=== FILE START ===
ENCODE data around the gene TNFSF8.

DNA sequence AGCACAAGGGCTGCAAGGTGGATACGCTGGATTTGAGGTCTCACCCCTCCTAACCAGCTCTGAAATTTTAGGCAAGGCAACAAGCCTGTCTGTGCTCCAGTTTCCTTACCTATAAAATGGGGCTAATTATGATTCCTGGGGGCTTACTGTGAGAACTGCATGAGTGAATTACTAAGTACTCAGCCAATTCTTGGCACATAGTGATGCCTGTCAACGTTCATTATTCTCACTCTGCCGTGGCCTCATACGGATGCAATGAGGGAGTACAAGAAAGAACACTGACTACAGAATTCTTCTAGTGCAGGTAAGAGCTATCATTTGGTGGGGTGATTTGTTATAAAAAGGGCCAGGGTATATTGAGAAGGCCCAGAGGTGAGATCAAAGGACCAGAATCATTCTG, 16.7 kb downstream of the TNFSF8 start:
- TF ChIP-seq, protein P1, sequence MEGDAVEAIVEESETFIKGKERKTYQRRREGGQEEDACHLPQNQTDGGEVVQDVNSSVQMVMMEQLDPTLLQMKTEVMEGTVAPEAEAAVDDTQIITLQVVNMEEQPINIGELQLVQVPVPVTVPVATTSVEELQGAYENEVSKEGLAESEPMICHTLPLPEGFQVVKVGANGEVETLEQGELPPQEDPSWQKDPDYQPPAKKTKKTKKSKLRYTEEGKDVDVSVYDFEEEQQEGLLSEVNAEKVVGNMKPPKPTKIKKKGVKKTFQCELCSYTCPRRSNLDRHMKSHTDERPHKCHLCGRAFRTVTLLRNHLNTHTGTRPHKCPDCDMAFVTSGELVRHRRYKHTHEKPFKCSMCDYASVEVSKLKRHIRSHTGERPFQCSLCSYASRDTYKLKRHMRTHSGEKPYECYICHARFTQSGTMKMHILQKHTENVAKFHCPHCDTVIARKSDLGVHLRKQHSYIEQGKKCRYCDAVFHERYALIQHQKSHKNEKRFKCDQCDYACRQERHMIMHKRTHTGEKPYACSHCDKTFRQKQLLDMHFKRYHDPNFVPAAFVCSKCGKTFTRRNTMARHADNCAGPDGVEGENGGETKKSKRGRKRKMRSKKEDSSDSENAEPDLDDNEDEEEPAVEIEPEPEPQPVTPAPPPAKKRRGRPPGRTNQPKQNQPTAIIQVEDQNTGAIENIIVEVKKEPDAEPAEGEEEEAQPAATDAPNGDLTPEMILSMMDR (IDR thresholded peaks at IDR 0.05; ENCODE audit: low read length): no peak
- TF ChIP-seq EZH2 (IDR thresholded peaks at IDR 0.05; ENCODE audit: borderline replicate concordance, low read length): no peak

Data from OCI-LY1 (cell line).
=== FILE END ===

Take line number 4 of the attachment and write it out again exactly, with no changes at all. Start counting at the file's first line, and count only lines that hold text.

- TF ChIP-seq EZH2 (IDR thresholded peaks at IDR 0.05; ENCODE audit: borderline replicate concordance, low read length): no peak